- Beginning the Procedure: If your dentist examines your teeth and gums and determines that you need a root canal, they’ll need access to the interior of your tooth. They’ll numb the area and then drill a small hole inside so they have access to the pulp.
- Removing the Root: Your dentist will remove the infected or damaged interior and then clean and disinfect the canals.
- Filling the Canals: Once the canals have been cleaned and rinsed, they’ll be filled with a permanent substance called gutta-percha
- Restoration: After the canals have been packed, your dentist will install a temporary filling on the tooth to protect its interior, and they’ll order your permanent crown.
- Crowns: When your permanent crown arrives in our office, you’ll return to have it installed. We’ll affix it with a powerful cement, and your root canal procedure will be complete!
We recommend that you make an appointment to have your crown installed immediately after your root canal has been completed. This will restore complete functionality and protection to your tooth.
What Are the Dos And Don’ts Of Caring for a Tooth After a Root Canal?
As with any procedure, there are dos and don’ts that will ensure optimal success when caring for your injury.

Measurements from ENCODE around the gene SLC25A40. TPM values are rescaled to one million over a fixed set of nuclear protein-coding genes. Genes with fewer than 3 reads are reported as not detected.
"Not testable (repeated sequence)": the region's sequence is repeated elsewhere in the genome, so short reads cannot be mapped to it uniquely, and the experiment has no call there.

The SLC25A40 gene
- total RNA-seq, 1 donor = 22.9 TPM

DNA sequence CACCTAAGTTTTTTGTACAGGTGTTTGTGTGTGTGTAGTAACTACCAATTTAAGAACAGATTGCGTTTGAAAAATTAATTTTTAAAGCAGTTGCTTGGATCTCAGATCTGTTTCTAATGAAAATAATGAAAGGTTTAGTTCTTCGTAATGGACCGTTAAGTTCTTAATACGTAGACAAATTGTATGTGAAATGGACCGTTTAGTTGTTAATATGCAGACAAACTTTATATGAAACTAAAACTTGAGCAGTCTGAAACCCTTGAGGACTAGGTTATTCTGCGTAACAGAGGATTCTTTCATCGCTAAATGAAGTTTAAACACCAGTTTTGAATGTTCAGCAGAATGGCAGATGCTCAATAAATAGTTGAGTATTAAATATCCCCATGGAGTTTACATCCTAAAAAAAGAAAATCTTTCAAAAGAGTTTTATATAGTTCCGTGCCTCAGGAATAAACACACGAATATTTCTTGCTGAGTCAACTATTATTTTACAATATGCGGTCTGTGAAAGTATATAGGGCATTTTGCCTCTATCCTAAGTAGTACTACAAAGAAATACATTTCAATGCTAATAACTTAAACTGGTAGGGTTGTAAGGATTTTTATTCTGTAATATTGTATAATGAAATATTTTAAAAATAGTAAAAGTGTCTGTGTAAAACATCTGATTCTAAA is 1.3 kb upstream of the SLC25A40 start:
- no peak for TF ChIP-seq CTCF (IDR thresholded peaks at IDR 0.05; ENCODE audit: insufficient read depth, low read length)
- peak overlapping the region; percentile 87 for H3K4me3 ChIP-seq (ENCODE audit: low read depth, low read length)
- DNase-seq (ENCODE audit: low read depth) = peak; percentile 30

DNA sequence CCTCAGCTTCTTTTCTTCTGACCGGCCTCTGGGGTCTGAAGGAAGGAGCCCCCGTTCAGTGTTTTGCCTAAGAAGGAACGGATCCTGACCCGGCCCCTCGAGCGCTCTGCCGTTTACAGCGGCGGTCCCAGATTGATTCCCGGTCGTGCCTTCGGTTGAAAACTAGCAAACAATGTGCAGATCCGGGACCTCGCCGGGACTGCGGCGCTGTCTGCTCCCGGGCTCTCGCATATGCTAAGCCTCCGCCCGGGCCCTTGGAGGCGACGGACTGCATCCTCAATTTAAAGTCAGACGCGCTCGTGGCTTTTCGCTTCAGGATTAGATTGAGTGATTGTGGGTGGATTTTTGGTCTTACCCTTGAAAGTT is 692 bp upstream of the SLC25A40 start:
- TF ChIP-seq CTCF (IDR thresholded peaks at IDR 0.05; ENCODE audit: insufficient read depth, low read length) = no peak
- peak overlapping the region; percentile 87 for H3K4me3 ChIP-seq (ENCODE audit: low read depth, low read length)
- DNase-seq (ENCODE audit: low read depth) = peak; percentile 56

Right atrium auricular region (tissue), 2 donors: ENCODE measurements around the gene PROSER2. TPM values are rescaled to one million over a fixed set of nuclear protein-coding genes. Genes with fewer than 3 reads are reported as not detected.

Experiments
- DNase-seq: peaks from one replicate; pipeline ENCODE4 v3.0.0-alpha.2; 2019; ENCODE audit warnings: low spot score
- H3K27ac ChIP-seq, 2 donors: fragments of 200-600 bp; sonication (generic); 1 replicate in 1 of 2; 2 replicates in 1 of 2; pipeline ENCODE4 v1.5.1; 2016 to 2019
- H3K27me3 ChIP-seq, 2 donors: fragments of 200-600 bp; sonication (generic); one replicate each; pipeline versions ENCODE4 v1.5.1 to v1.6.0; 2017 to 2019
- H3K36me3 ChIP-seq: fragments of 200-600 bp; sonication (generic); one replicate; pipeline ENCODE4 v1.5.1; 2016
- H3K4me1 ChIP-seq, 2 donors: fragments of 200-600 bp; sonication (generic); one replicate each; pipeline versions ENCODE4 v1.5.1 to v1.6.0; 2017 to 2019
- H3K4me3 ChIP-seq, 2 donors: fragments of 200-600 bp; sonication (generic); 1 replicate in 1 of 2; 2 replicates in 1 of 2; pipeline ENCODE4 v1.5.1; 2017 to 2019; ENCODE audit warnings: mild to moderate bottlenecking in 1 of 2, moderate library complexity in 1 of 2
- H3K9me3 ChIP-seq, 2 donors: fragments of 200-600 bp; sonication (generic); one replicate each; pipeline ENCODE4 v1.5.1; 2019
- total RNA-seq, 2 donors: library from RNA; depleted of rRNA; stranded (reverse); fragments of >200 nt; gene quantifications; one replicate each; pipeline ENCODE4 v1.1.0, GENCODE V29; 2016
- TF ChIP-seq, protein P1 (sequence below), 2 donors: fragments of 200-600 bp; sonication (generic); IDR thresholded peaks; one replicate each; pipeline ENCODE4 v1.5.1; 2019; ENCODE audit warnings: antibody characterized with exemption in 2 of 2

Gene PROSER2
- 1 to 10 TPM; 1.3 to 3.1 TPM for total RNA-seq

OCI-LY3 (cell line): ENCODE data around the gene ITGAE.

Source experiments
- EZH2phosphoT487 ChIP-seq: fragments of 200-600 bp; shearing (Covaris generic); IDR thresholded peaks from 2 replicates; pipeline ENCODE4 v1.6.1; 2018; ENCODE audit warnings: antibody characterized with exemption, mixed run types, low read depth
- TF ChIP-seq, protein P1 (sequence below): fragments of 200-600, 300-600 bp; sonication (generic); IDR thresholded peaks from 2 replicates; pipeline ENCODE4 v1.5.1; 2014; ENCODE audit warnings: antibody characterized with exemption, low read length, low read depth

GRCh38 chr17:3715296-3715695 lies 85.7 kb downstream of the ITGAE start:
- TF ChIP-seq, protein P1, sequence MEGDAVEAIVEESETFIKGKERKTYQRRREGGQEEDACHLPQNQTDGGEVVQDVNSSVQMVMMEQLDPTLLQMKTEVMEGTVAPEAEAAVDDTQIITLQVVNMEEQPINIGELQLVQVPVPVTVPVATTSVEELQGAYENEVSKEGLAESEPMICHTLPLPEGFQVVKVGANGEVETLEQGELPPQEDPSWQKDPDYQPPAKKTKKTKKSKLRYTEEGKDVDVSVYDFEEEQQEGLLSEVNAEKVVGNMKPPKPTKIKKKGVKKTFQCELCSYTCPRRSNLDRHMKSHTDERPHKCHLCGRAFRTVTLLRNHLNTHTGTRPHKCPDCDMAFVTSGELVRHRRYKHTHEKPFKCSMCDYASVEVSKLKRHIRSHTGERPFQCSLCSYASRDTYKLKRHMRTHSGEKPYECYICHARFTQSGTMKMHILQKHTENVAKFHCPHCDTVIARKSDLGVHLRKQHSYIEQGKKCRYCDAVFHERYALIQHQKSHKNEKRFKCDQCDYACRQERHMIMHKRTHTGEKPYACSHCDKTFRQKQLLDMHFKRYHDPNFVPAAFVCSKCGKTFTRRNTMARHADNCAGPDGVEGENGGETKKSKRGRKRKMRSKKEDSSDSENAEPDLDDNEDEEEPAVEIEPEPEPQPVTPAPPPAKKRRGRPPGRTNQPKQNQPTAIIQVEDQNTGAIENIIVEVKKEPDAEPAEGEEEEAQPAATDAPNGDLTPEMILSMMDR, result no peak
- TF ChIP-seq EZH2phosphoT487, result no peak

After your procedure, it’s normal to feel some minor discomfort or tingling in the area. This is your body’s signal that it’s healing. Any pain or discomfort should be alleviated with over-the-counter pain medication; you shouldn’t experience severe pain or pressure. If you do, call us immediately because you may have developed a problem. You may also notice that your tooth feels different than the other teeth. This is also normal but should go away in a few weeks. Don’t hesitate to call your dentist’s office if you experience unusual symptoms.
Aftercare Instructions to Follow at Home
You’ll have the best healing results if you follow these instructions faithfully, even if they seem unimportant:
- Don’t eat or chew any substance until your numbness has completely subsided. Otherwise, you can bite the inside of your cheek or tongue but not be aware of it because the nerves are still not working.
- Don’t bite or chew in the area of the treated tooth until it’s completely healed. You risk damaging the tooth and returning to our office for repairs if you do.
- Follow your medication instructions according to your dentist’s instructions.
- Maintain your good oral hygiene habits for the rest of your teeth the way you normally would, but avoid the treated tooth until healing is complete.
- Call your dentist immediately if you experience any adverse reactions or symptoms. Adverse reactions can include but aren’t limited to an allergic reaction, excessive bleeding or pain, swelling, nausea, or any other symptoms.
It’s important to notify your dentist of any symptoms that you deem out of the ordinary.
Followup Care at Your Local Dentists Office
A root canal is the first step in restoring health and functionality to your tooth. The final step is the installation of the permanent crown, so make that appointment as soon as the root canal procedure has been completed.